News: Into the mountains
TWENTYNINE PALMS, Calif. - The War on Terror is not always fought in the urban setting where food, supplies and ammunition can be provided through normal logistical means. Fighting the enemy takes Marines into regions where common modes of transportation, such as armored vehicles or aircraft, cannot reach.
As the Marine Corps tries to solve the challenges of getting provisions to Marines in hard to reach battle spaces, they do not always look toward technology but rather apply solutions that were effective in the past.
The Animal Packers Course started as a concept course at the Marine Corps Mountain Warfare Training Center Bridgeport, Calif., in 1983.
The course is still taught today after nearly 30 years, but the United States had been using this technique since the early 1980s.
“It’s been around since both World Wars and the last time they were utilized was in Korea,” said Sgt. Justin Head, staff noncommissioned officer in charge, Animal Packers Program. “It’s been around for thousands of years. It’s something that's worked for countless militaries.”
The 16-day course teaches Marines how to use animals in the region they find themselves in as a logistical tool to transport weapons, ammunition, food, supplies or wounded Marines through areas vehicles cannot reach.
“After coming through the course and learning the basic fundamentals they can pack any kind of animal, from llama, camel, anything,” Head said. “If you’re going to fight compartmentalized conventional war in the mountains, you’ve got to utilize animals. If you don’t, you’re not going to be able to get your logistics, your ammo, basically the five Bs, to your Marines.”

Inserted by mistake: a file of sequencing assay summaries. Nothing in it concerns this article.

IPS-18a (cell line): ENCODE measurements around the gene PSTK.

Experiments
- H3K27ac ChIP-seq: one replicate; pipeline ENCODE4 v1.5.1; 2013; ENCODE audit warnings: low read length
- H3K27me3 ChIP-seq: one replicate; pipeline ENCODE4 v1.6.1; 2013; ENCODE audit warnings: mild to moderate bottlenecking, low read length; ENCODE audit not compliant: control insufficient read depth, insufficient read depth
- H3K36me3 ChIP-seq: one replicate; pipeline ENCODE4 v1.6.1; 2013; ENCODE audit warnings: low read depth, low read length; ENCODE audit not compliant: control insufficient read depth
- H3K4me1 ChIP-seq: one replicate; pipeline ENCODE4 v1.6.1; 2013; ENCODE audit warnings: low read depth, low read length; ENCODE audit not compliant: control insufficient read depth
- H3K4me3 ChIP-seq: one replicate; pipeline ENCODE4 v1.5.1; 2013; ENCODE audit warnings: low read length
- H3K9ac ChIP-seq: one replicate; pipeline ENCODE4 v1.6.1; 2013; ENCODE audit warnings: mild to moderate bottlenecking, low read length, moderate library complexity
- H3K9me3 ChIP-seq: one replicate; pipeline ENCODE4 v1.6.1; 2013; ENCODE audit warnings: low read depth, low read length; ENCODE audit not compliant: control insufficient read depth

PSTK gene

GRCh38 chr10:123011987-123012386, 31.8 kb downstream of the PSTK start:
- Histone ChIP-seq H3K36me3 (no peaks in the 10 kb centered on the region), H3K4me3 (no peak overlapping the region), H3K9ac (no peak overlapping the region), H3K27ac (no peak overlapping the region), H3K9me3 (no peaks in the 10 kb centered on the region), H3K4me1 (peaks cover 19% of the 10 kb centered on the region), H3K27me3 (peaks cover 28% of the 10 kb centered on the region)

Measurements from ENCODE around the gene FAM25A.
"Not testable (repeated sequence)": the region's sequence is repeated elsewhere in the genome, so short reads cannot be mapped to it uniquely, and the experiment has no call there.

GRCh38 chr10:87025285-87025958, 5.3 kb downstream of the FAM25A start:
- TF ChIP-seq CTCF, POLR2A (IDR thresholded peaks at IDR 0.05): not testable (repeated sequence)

The beginning of the course works to introduce the Marines to the basics.
They use mules for their training and learn about their anatomy and familiarize themselves with the animals. This step is particularly important to the Marines who have little or no experience with these large creatures.
“For most Marines, they’ve never been around livestock and this is something completely new or foreign to them,” Head said. “We teach handling and catching, basically get the Marines comfortable being around those large animals.”
Even Marines already familiar with handling pack animals find that there’s something to be gained from the course.
“I’ve had horses growing up,” said Lance Cpl. Luke W. Martin, team leader, 1st Platoon, Company L, 3rd Battalion, 3rd Marine Regiment, and recent graduate of the course. “The course definitely increased my skills.”
The Marines move on to learn about the animals’ capabilities and limitations, the equipment and four basic hitches needed to attach their gear to the animals, how to use them for casualty evacuations and lastly, the procurement of animals from local area.”
“It’s an old trade made new again," Head said.
The lessons learned during the Animal Packers Course are used by Marines currently deployed in support of Operation Enduring Freedom.
“We’ve had quite a few Marines that have gone through the course and deployed to Afghanistan,” said “They've sent us emails and pictures saying, ‘Hey, we utilized this, packed this here.’”
The mobility and versatility the pack animals provide help in war overseas, both as a logistical asset and a safety precaution.
"You get a train of mules going and they can get across terrain that trucks can’t go through,” Martin said. “You don't run the risk of hitting an improvised explosive device like if you’re on a road because you can go off-road the entire time.”
The MCMWTC not only offers the Animal Packers Course to Marines but also service members across the branches.
“As Marines we are always adapting and overcoming, trying to think outside the box and doing more with less,” Head said. “This is definitely one of those skills.”
Date Posted:10.19.2012 14:59
Location:TWENTYNINE PALMS, CA, US
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